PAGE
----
Observe the clear signs that things are not well
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My readers would have noticed that, lately, I contrive my column around a central word. This week’s word is “sign”.
The word sign is used by semiologists to explain the concretisation of meaning through a signal. We observe signification through the seven holes in our heads and display levels of cognitive and physical dexterity as intelligent response.
The word “sign” features on many levels, but my concern for where our country is at focuses on signs as indications, warnings, portents, prognostications, predictions, omens, soothsaying and other indicators, that all is not well in the state of Denmark.
The dominant social phenomenon worldwide is the Covid pandemic. Epidemiologist and infectious disease specialist Professor Salim Abdool Karim is stepping down from leading our efforts to address this killer among us. We see that the Prez has declared open warfare on Magashule whom he sees as a threat to his Presidency. The belligerent Zuma continues to show the country and general decency the middle finger.
Blade Nzimande has been taken to task for calling the demand from students for free education a “soap opera”. He started the rot himself. Then the venerated Tito told the Zondo Commission, during a news conference, that they must get done and cannot expect extra funds to prolong their deliberations and opinion-gathering. Add to that the beleaguered National Prosecuting Authority head and the complexity of her task, especially with Zuma rejecting the legality of the Constitutional Court.
The brilliant song Starry starry Nights by Don McLean warns us: They did not listen; they’re not listening still. Perhaps they never will.
The times have changed. The finger has written the sentence on the wall: Mene mene tekel upharsin. You have been weighed and found wanting. Omar Khayyam warned: The moving finger writes; and, having writ, moves on: nor all thy piety nor wit shall lure it back to cancel half a line, nor all thy tears wash out a word of it.
I am speaking to our people, of whatever racial, faith or cultural persuasion, to observe the clear signs that things are not well. The signs are clear. The signification is universally applicable.
What to do? Accept that we need a good government. Reconfigure the assumption that the horse-trading for a new constitution was a farce of double-dealing, sunset and shadow clauses and a compromise which justifies one’s feeling that the achievement of a government of National Unity was just another form of colonialism.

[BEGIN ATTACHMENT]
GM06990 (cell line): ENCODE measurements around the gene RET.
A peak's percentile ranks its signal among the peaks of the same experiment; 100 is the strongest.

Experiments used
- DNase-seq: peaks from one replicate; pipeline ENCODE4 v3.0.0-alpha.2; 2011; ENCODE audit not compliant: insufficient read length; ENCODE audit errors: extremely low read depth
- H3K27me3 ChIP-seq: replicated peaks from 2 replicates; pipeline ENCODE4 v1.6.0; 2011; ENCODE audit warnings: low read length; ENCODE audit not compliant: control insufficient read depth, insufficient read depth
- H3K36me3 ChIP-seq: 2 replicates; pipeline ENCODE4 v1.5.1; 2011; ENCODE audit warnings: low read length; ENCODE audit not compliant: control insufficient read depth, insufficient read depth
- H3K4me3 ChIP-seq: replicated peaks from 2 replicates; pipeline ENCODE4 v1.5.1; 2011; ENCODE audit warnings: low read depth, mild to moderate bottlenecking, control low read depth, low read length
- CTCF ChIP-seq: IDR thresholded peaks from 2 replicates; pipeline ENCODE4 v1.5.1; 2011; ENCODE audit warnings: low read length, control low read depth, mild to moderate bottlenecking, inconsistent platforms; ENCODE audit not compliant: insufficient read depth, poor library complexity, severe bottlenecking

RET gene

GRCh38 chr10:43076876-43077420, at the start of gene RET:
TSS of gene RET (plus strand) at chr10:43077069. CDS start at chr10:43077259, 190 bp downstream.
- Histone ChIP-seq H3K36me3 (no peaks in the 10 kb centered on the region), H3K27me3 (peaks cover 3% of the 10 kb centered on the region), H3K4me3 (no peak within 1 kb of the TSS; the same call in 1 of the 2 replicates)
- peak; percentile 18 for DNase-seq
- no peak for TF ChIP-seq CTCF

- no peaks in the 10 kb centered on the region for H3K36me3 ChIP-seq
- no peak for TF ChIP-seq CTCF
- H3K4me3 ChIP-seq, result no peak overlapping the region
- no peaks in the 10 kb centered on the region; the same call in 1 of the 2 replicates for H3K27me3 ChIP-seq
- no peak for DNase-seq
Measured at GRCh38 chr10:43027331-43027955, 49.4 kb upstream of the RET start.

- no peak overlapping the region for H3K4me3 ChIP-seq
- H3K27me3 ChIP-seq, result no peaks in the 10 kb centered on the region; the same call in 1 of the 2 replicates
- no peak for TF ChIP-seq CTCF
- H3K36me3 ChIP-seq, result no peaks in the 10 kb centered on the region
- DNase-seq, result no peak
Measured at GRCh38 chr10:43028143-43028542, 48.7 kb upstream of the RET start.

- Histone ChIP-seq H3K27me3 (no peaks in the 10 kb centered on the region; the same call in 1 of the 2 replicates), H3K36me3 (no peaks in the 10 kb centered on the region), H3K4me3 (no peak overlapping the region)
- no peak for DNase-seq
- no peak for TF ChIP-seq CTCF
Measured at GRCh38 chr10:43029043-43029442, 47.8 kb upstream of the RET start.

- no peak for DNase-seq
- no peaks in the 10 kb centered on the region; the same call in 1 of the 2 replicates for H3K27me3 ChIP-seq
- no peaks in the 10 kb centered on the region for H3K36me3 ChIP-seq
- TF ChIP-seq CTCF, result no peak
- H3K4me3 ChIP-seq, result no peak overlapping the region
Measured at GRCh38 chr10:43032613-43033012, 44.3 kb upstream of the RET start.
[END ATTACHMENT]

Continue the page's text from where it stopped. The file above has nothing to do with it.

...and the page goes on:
Let the ANC rule forever if it wishes but let it insist that MPs serve their voters first and then the party, not the other way around. Go back to basics. There are no free lunches. There are too many mendicants who falsely exploit social aid. Too many parents and others in authority have abdicated their God-given powers. We have lost our religions.
We need a revamp, a restructuring, a national indaba that includes input from all – and I mean ALL citizens – those who pay massive taxes for protection of assets, those who start up small businesses to relieve the government from the maintenance burden.
Rejuvenate education by increasing teacher salaries by 10%, with immediate effect, to absorb the loss of drive through maladministration. They are also front-line candidates for respect and vaccination. My appeal covers more areas that can be addressed to recover outstanding debts, individual, corporate, municipal, provincial and ultimately, national. Shrink bloated salaries and make “bang for buck” mandatory.
But I have stayed too long at the fair. Take up the torch and follow the start of a new race that includes every resonance in that word.
* Literally Yours is a weekly column from Cape Argus reader Alex Tabisher. He can be contacted on email by [email protected]
** The views expressed here are not necessarily those of Independent Newspapers.
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